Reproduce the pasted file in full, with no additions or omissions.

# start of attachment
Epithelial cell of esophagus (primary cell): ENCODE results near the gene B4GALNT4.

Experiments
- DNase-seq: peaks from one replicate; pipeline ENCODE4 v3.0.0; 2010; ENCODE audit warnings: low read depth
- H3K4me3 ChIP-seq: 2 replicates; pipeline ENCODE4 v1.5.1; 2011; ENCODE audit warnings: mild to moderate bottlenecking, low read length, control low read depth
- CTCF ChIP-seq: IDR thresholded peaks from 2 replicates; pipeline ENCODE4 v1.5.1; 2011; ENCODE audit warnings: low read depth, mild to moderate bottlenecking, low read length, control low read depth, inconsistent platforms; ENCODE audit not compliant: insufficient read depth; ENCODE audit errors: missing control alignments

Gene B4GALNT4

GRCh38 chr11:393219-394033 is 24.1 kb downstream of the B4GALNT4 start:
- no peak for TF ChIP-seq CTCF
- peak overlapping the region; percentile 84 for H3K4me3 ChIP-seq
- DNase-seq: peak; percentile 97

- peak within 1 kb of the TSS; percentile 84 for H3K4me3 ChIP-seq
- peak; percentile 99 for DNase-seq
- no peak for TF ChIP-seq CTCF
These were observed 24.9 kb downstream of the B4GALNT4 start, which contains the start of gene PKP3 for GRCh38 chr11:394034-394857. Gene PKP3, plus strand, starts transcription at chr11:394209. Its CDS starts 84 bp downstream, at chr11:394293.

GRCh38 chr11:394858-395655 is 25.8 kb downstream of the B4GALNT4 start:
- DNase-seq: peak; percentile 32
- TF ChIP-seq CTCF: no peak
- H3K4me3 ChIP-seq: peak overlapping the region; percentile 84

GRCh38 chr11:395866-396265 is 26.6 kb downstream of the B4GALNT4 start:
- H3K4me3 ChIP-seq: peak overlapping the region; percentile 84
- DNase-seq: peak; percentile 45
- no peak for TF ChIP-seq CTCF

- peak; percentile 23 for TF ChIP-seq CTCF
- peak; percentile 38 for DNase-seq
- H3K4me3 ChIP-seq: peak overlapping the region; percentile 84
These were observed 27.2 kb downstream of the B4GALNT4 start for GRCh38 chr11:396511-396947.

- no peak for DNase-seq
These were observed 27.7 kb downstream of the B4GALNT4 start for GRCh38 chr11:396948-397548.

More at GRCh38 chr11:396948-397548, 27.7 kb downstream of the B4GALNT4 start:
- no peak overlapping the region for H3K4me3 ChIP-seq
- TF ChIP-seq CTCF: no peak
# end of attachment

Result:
Epithelial cell of esophagus (primary cell): ENCODE results near the gene B4GALNT4.

Experiments
- DNase-seq: peaks from one replicate; pipeline ENCODE4 v3.0.0; 2010; ENCODE audit warnings: low read depth
- H3K4me3 ChIP-seq: 2 replicates; pipeline ENCODE4 v1.5.1; 2011; ENCODE audit warnings: mild to moderate bottlenecking, low read length, control low read depth
- CTCF ChIP-seq: IDR thresholded peaks from 2 replicates; pipeline ENCODE4 v1.5.1; 2011; ENCODE audit warnings: low read depth, mild to moderate bottlenecking, low read length, control low read depth, inconsistent platforms; ENCODE audit not compliant: insufficient read depth; ENCODE audit errors: missing control alignments

Gene B4GALNT4

GRCh38 chr11:393219-394033 is 24.1 kb downstream of the B4GALNT4 start:
- no peak for TF ChIP-seq CTCF
- peak overlapping the region; percentile 84 for H3K4me3 ChIP-seq
- DNase-seq: peak; percentile 97

- peak within 1 kb of the TSS; percentile 84 for H3K4me3 ChIP-seq
- peak; percentile 99 for DNase-seq
- no peak for TF ChIP-seq CTCF
These were observed 24.9 kb downstream of the B4GALNT4 start, which contains the start of gene PKP3 for GRCh38 chr11:394034-394857. Gene PKP3, plus strand, starts transcription at chr11:394209. Its CDS starts 84 bp downstream, at chr11:394293.

GRCh38 chr11:394858-395655 is 25.8 kb downstream of the B4GALNT4 start:
- DNase-seq: peak; percentile 32
- TF ChIP-seq CTCF: no peak
- H3K4me3 ChIP-seq: peak overlapping the region; percentile 84

GRCh38 chr11:395866-396265 is 26.6 kb downstream of the B4GALNT4 start:
- H3K4me3 ChIP-seq: peak overlapping the region; percentile 84
- DNase-seq: peak; percentile 45
- no peak for TF ChIP-seq CTCF

- peak; percentile 23 for TF ChIP-seq CTCF
- peak; percentile 38 for DNase-seq
- H3K4me3 ChIP-seq: peak overlapping the region; percentile 84
These were observed 27.2 kb downstream of the B4GALNT4 start for GRCh38 chr11:396511-396947.

- no peak for DNase-seq
These were observed 27.7 kb downstream of the B4GALNT4 start for GRCh38 chr11:396948-397548.

More at GRCh38 chr11:396948-397548, 27.7 kb downstream of the B4GALNT4 start:
- no peak overlapping the region for H3K4me3 ChIP-seq
- TF ChIP-seq CTCF: no peak